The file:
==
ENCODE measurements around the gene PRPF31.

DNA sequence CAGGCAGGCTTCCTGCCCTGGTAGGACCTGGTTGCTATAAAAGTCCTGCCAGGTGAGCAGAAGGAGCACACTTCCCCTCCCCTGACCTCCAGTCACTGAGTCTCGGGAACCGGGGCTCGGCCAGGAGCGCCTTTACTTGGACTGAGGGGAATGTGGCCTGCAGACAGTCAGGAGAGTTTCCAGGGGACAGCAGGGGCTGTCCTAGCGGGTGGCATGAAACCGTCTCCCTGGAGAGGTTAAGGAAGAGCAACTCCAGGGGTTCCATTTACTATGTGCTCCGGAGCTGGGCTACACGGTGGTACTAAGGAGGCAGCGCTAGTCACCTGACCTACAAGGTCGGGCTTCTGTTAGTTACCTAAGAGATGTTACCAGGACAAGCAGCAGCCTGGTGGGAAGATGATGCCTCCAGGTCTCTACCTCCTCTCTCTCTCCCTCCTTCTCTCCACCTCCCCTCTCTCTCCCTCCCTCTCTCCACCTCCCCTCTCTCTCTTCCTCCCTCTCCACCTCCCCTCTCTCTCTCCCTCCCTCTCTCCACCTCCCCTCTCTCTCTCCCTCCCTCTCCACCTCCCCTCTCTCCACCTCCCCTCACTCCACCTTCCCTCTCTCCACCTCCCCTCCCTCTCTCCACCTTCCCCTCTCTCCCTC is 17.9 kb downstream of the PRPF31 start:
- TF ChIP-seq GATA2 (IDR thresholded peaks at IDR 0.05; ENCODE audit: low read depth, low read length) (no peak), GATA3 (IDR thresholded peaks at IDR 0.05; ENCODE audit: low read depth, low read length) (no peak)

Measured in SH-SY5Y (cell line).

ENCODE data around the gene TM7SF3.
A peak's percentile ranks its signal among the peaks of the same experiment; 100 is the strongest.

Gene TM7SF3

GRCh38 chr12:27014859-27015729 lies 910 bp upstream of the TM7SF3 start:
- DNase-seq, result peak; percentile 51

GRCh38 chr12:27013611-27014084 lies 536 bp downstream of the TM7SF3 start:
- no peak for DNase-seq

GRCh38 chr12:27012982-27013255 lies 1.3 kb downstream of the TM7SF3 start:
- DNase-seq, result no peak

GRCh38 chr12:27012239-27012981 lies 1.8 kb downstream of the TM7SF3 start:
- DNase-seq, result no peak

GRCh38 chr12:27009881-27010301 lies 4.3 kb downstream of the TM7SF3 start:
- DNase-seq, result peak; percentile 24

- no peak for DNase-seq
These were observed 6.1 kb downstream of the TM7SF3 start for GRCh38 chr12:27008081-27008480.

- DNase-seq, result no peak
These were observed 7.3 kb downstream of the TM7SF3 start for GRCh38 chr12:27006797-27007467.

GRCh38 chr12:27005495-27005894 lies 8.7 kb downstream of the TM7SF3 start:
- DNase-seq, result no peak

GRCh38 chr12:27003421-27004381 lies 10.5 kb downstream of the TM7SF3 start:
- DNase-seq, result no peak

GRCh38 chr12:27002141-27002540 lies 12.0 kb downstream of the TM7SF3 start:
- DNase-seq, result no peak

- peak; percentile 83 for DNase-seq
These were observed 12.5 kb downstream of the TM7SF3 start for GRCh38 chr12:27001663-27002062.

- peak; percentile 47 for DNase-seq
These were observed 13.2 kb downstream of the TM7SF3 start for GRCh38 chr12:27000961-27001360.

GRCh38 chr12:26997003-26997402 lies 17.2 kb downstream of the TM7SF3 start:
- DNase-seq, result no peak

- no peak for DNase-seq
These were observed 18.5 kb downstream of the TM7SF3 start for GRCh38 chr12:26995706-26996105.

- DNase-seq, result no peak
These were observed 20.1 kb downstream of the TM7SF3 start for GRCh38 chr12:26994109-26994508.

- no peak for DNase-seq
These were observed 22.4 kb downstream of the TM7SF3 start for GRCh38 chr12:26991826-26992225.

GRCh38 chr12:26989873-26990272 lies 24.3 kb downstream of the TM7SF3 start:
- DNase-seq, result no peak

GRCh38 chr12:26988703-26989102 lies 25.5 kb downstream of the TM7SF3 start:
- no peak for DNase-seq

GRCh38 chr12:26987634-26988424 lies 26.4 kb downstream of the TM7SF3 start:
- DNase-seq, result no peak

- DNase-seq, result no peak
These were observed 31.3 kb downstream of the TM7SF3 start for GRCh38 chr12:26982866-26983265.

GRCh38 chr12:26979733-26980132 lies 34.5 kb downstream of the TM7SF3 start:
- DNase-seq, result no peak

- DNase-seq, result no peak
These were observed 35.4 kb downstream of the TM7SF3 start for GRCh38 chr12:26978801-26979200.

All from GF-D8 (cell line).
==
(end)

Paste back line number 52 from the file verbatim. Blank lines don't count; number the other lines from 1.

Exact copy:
All from GF-D8 (cell line).